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Swing Component Overview: Glass Panes Rate Topic: -----

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Posted 07 July 2010 - 03:14 PM

Java Swing Overview– Glass Panes
Glass Panes sit at the very top of root panes, which are primary components of JFrames and other Top-Level components (see that tutorial in my contributions along with this one). Basically, what these components do is to make an invisible layer on top of everything else that allows very precise control of events and painting. Often, it is more difficult to use a glass panel than it is to not use one, so I suggest using them only when necessary.
Note that this tutorial explains some of Sun’s code in depth, so you will need to look over their code first: http://java.sun.com/...ssPaneDemo.java
My tutorial will focus on explaining 3 of the key methods there that make up a GlassPane. Kudos to Sun!

Event Handling
Events with glass panes are sometimes difficult to figure out because they take priority over any other component because they are on top of all. Because of this, if a component beneath the glass pane has an event that needs handling, then the glass pane must explicitly dispatch the event to that component. However, it is complex so I will go over some of the methods that they use to have the functionality that their demo has. I am assuming that you are familiar with events, so if you are not, then you should probably look at those in depth before proceeding.

The SwingUtitlities Class
This class is actually one of the more important classes when it comes to Swing as it contains a great number of methods that are very powerful. If you want to take a look at the methods, check out the API. The two that are used in Sun’s example are convertPoint() and getDeepestComponentAt().

convertPoint() takes 3 to 4 arguments based on which one you use.
Arguments:
1st argument is the source component which our point is based on.
2nd argument is the Point where the mouse is located (in the source component). In the four-argument version, this is 2 ints – x and y.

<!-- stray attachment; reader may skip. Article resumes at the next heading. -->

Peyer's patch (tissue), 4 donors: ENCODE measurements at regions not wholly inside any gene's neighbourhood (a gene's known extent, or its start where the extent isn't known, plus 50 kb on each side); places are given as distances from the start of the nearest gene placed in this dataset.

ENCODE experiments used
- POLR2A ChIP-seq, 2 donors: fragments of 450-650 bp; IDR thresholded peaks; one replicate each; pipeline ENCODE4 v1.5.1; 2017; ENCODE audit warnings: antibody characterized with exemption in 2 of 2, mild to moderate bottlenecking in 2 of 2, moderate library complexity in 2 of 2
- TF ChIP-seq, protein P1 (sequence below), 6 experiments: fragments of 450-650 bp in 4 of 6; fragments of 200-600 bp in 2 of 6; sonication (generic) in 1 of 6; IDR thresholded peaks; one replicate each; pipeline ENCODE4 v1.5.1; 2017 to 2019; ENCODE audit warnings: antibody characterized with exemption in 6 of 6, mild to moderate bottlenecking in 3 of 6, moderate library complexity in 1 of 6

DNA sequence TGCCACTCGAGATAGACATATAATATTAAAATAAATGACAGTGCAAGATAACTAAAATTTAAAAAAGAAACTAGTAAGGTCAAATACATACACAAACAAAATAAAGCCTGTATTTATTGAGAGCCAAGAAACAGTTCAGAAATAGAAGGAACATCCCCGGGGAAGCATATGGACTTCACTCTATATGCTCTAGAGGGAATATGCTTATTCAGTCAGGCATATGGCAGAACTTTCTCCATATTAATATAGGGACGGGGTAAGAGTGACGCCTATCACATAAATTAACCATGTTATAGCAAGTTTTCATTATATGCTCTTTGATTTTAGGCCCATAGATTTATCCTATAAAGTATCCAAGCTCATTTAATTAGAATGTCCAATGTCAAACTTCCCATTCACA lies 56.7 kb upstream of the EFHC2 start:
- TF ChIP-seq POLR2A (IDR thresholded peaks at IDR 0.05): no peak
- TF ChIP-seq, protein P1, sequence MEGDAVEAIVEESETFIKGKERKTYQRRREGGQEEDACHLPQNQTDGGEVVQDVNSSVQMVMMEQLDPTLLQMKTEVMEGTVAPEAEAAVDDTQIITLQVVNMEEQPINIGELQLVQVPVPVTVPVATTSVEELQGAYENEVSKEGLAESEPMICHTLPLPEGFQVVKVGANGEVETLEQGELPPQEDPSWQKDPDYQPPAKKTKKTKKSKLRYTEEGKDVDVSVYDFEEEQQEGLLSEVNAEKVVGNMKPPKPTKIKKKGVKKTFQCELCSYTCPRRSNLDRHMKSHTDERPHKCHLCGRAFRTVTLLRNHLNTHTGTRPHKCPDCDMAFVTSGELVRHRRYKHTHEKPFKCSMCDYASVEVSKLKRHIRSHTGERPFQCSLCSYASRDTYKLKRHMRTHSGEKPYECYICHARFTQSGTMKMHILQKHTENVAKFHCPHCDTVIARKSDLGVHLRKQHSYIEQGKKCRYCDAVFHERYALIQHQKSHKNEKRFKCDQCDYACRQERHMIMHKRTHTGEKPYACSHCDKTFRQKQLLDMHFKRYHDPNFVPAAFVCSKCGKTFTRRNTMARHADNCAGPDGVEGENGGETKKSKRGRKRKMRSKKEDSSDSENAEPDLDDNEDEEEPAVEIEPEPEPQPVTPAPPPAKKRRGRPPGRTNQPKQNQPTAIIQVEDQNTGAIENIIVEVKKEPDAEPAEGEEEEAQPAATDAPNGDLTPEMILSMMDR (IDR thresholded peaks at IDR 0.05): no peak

3rd argument is the destination component to which we are converting the point.

Let me give you an example. If we get the Point of a click in a bigger component and need to get that point relative to a component inside of it, then one can utilize this method. Obviously, if it is in the big component but outside of the smaller component, it will have a negative value.

getDeepestComponentAt() takes 3 arguments.
Arguments:
1st argument is the parent component (The one that is directly beneath the glass pane usually).
2nd argument is the x location at which to look for the component.
3rd argument is the y location at which to look for the component.

So, the program demo that Sun gives uses these methods to tell if a click occurred over a specific component and if so, then it sends the event to that component. However, if it is not, then the Glass Pane takes care of the event.

The dispatchEvent() method
This method takes a single argument – the Event to give to the component. In Sun’s example, the glass pane sits over the menu AND contentPane, so to send an event to the contentPane, you must sent a converted point with the coordinate system of the contentPane, not the GlassPane, as it will be referencing different places. So, you must construct a new event.

This is a good time to look into the API for referencing. It says that the constructor of a MouseEvent looks like so:

Quote

MouseEvent(Component source, int id, long when, int modifiers, int x, int y, int clickCount, boolean popupTrigger)
Constructs a MouseEvent object with the specified source component, type, modifiers, coordinates, and click count.

So, we can use all of the other event’s attributes EXCEPT to x and y, where there will be the converted point. You follow? This allows the child component (in this case, the contentPane) to receive and handle the event itself.

Glass Pane
The Glass Pane is the method by which the root pane can interfere with events and can paint over top of any components, because it IS on top. By default, it is hidden, but when needed, it is on top of the contentPane and can do things like paint. I will definitely make a tutorial on this later.

Conclusion
Though this tutorial has been short, I hope that Sun’s code along with their comments and my in-depth explanations have helped you to see the advantages of using Glass Panes to intercept events if ever necessary. I must acknowledge Sun for use of their code snippet, so thanks guys! Though complex, these panes are extraordinary and I hope that you find them useful.

This post has been edited by Locke: 07 July 2010 - 07:04 PM
Reason for edit:: Fix [quote] and [url] Tag


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